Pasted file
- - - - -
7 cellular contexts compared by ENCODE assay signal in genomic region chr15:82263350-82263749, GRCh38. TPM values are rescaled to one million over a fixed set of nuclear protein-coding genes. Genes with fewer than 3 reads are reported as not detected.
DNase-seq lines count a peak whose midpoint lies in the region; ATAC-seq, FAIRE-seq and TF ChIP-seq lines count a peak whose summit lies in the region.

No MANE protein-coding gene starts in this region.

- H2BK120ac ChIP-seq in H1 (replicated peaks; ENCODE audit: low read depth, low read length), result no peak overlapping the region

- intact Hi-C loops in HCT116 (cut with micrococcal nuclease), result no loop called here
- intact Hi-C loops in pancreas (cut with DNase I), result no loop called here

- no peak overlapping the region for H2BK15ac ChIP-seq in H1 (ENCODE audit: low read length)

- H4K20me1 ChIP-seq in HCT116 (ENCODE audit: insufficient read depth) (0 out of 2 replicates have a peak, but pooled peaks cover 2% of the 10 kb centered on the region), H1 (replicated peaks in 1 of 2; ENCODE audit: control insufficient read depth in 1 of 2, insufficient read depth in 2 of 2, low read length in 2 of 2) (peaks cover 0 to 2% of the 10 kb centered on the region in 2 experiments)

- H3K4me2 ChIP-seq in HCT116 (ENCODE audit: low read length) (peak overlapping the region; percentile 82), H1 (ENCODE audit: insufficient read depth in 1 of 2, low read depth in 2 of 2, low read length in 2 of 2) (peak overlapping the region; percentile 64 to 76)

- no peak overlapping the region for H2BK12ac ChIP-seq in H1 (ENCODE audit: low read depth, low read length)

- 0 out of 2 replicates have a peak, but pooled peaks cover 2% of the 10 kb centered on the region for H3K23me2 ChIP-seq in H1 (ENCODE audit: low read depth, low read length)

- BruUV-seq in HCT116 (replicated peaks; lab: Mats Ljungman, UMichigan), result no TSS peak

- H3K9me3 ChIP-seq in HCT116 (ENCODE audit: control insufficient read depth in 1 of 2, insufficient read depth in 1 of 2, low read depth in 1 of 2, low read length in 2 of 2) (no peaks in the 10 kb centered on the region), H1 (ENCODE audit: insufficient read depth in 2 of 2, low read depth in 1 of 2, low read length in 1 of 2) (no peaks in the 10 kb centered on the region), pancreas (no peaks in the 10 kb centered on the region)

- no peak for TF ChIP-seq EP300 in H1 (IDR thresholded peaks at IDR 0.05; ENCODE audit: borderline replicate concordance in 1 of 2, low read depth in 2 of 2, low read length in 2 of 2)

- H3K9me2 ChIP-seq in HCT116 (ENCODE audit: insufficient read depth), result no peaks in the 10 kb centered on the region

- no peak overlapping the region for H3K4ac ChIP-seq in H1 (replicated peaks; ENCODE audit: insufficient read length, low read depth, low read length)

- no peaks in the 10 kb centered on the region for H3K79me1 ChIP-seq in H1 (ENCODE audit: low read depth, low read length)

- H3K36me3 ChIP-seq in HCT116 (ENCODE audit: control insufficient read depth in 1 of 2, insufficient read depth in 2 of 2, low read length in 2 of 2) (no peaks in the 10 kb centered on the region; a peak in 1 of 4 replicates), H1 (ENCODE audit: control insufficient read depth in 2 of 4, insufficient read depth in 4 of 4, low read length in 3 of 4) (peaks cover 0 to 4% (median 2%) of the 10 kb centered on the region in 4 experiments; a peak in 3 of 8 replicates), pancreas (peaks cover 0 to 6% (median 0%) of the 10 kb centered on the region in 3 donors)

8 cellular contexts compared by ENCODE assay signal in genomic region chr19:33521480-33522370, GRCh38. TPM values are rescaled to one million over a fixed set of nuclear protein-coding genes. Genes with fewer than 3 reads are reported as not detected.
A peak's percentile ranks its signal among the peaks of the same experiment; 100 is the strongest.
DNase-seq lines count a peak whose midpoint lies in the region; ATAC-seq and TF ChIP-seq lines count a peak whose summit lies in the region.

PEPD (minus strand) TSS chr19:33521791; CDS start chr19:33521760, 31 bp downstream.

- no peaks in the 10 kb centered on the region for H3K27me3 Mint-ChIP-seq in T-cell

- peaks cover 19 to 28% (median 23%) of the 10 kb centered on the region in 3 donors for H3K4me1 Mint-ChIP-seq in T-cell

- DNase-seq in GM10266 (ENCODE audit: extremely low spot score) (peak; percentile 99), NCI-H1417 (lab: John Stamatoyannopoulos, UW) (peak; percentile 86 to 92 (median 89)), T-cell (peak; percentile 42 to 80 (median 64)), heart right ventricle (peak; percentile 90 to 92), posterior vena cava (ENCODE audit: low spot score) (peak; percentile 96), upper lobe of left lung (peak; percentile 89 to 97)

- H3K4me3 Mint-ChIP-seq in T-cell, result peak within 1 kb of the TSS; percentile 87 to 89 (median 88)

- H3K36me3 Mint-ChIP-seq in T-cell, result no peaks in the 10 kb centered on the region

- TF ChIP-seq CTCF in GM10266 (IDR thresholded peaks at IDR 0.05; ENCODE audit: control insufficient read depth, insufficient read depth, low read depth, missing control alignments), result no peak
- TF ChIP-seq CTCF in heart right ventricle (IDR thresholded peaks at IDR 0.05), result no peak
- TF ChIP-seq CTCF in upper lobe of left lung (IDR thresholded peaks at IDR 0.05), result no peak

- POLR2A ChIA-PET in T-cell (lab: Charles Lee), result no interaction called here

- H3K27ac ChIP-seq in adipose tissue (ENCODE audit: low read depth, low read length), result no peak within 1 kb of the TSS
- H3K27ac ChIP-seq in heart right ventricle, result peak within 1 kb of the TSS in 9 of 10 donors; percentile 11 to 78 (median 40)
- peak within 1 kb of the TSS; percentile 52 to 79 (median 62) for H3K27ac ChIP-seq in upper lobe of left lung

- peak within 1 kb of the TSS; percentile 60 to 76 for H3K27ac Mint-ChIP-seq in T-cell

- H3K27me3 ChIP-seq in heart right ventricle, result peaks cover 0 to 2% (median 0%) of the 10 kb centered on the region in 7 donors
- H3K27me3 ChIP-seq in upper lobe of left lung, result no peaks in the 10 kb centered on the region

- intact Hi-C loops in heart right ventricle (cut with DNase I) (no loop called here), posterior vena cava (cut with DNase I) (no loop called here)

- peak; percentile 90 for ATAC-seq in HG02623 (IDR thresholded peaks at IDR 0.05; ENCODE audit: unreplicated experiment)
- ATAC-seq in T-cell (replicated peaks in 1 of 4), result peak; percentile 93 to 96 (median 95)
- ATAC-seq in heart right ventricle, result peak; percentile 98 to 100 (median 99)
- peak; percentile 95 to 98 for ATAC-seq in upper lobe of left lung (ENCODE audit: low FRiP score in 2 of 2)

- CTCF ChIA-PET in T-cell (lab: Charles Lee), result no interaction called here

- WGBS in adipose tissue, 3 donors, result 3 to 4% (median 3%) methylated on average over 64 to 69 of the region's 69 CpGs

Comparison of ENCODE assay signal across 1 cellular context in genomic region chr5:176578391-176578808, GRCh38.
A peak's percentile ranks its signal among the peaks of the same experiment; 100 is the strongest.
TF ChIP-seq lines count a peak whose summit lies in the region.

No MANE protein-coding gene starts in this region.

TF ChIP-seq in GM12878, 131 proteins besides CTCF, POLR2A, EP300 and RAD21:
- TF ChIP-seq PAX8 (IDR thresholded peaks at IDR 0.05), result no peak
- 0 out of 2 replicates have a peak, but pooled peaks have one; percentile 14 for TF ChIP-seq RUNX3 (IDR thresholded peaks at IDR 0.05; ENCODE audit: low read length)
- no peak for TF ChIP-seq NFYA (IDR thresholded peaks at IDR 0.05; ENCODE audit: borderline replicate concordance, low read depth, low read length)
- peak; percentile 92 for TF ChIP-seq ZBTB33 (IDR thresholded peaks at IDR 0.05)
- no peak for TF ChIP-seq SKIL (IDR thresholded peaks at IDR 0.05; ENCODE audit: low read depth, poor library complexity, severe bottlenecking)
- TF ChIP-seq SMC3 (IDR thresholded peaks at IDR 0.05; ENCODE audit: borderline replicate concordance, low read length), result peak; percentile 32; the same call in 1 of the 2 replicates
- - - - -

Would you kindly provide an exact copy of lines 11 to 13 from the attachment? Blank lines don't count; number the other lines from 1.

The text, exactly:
- 0 out of 2 replicates have a peak, but pooled peaks cover 2% of the 10 kb centered on the region for H3K23me2 ChIP-seq in H1 (ENCODE audit: low read depth, low read length)

- BruUV-seq in HCT116 (replicated peaks; lab: Mats Ljungman, UMichigan), result no TSS peak

- H3K9me3 ChIP-seq in HCT116 (ENCODE audit: control insufficient read depth in 1 of 2, insufficient read depth in 1 of 2, low read depth in 1 of 2, low read length in 2 of 2) (no peaks in the 10 kb centered on the region), H1 (ENCODE audit: insufficient read depth in 2 of 2, low read depth in 1 of 2, low read length in 1 of 2) (no peaks in the 10 kb centered on the region), pancreas (no peaks in the 10 kb centered on the region)